A recent paper, unpublished until now, by Dr. Kirk L. Shanahan, of the Savannah River National Laboratory, titled "A Realistic Examination of Cold Fusion Claims 24 Years Later," is heavy reading but well worth it for its highly critical and detailed analysis of the reality of cold fusion.
Dr. Shanahan's conclusion is not in favor of cold fusion: "The case for cold fusion (or 'LENR') stands as unproven today. That fact will remain for all time. If tomorrow, someone discovers the reproducible formula for generating low energy nuclear reactions ... that fact will not change. The failure of some scientists to obtain [cold fusion] does not prove [cold fusion] does not occur, because their work can always be criticized as being inadequate. Thus, the possibility that cold fusion exists will always be open. The only thing that science can do is show how to reproducibly get an effect. Therefore, it is likely that claims to have discovered the way to get LENRs will persist for a long time. However, there is a big difference between claiming (or asserting) something, and proving it."
That really underlines what the difference is between cold fusion fan boys and completely believe in its existence, and those who remain skeptical and demand proof in the form of useful technology, by which I mean a technology that delivers real, valuable commercial results. This is something that no one -- not Rossi's Leonardo Corporation, not Defkalion, nor any of the other players in the market -- has yet managed to do.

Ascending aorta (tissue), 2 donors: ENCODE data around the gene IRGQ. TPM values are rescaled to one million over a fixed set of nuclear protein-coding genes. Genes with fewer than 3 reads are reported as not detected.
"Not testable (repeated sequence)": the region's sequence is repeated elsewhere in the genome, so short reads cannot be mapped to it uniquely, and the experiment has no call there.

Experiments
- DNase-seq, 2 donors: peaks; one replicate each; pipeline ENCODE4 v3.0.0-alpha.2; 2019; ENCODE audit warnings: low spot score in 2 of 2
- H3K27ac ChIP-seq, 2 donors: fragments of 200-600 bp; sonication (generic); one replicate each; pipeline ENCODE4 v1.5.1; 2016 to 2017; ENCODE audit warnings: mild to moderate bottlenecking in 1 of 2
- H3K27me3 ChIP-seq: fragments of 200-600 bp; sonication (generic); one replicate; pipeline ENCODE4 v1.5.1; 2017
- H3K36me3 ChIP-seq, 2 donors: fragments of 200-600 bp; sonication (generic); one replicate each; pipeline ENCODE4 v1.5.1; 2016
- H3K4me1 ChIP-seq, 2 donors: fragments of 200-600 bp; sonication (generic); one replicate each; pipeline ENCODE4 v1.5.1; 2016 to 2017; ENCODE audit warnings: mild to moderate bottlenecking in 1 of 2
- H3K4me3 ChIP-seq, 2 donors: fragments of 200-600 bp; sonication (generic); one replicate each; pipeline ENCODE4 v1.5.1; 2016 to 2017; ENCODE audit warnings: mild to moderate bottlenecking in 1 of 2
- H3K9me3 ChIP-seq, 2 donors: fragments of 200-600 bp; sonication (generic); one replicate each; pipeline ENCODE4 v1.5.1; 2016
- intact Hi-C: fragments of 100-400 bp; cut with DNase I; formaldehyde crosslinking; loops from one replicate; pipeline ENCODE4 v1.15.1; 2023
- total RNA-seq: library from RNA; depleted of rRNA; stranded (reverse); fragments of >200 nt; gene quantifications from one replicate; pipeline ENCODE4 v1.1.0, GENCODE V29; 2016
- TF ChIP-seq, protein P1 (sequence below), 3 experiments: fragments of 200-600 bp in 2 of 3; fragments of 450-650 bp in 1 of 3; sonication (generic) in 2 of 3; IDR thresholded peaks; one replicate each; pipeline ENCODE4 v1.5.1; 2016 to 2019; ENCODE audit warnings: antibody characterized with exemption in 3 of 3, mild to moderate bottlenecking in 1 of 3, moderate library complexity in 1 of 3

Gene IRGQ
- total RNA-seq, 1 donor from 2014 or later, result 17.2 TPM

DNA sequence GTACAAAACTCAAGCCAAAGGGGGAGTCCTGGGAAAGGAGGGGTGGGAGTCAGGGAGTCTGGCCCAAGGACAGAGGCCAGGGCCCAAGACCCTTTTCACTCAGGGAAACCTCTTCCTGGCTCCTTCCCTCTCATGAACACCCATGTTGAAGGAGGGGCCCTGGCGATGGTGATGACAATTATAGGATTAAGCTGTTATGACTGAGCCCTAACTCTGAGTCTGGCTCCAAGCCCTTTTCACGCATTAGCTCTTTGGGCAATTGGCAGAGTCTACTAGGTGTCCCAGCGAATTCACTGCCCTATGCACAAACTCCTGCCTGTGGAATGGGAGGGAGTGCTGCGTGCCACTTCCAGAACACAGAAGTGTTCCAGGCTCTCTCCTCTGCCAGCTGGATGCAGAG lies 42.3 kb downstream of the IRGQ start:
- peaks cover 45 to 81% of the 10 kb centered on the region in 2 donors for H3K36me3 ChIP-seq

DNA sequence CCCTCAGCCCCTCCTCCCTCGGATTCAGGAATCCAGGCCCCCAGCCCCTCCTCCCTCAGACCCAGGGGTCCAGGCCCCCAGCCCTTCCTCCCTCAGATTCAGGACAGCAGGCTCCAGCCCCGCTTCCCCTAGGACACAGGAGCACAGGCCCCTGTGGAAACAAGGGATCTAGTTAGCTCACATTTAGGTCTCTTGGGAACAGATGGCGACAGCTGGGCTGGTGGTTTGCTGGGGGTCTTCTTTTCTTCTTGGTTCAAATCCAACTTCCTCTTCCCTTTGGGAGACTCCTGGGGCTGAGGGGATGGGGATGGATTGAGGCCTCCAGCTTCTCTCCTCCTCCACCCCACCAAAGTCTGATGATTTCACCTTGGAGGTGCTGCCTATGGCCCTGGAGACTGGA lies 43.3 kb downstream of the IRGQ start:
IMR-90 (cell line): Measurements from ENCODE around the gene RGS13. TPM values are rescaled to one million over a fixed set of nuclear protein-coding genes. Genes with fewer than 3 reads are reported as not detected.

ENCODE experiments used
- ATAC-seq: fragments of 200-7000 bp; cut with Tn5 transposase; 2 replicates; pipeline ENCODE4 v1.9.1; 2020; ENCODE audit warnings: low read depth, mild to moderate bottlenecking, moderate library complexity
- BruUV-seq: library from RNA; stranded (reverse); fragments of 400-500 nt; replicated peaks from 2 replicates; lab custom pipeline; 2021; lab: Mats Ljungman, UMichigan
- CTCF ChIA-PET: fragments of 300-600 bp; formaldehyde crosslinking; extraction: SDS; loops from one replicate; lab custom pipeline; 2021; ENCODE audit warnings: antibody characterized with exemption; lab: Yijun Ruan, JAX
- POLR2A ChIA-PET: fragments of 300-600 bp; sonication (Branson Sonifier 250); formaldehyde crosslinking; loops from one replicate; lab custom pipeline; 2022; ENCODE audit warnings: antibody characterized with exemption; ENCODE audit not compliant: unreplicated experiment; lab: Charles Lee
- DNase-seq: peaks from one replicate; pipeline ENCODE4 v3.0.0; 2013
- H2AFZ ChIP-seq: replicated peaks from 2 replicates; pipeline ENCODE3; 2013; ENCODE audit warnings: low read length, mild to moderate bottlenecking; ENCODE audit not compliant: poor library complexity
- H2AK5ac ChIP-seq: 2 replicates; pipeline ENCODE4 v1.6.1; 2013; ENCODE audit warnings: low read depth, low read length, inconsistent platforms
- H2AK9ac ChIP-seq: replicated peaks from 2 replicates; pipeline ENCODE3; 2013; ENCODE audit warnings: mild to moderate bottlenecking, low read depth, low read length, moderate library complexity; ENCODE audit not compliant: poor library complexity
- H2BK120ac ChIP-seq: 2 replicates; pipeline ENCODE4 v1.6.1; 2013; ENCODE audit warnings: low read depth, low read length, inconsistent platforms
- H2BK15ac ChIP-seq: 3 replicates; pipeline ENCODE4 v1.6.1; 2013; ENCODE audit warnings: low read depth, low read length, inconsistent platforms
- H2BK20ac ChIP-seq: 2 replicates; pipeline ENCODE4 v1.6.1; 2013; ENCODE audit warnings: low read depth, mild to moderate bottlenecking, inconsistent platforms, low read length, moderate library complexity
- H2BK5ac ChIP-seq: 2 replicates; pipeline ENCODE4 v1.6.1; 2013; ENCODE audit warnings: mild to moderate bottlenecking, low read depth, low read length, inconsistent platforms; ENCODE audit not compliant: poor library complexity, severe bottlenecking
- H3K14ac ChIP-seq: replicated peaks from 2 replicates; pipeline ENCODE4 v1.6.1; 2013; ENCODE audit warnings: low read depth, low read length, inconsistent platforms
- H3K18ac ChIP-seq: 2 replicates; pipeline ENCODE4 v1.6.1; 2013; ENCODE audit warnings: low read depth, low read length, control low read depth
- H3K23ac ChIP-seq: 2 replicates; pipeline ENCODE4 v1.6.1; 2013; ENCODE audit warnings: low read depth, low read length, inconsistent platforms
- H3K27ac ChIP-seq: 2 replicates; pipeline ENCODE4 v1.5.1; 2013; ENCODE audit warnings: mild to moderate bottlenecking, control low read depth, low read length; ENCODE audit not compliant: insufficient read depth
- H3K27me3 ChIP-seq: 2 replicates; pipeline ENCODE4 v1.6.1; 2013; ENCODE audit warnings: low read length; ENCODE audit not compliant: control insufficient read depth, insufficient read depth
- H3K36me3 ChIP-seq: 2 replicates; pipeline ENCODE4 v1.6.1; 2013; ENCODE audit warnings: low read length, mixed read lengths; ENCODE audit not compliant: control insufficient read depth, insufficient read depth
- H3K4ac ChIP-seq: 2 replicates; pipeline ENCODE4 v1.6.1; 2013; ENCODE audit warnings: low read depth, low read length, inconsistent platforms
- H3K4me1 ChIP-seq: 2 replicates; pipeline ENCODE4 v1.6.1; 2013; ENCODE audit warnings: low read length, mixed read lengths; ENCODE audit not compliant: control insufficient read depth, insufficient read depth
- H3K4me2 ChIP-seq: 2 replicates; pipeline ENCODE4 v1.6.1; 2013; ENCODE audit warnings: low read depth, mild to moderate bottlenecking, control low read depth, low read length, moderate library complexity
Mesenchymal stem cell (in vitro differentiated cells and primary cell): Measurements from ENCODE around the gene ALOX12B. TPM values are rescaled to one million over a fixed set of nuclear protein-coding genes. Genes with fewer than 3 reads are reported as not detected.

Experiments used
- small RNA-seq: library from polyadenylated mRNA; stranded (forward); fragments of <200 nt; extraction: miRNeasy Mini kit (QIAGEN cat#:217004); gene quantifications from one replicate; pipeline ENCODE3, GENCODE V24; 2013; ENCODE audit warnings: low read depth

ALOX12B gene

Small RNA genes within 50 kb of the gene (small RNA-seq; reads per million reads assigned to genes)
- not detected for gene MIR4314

So, whether something that might or might not be cold fusion exists and is useful in practical terms isn't yet a dead issue, but as of now, a year later, it's all still jam tomorrow.
Gibbs is waiting in Ventura, Calif. Tell email@example.com just how patient you are and follow him on Twitter and App.net (@quistuipater) and on Facebook (quistuipater).
Read more about data center in Network World's Data Center section.
Join the Computerworld Australia group on Linkedin. The group is open to IT Directors, IT Managers, Infrastructure Managers, Network Managers, Security Managers, Communications Managers.
Updated: NBN Co releases strategic review
eBay changes IT with a metric
Updated: NBN Co releases strategic review
Startup workspaces expand in Australia
eBay changes IT with a metric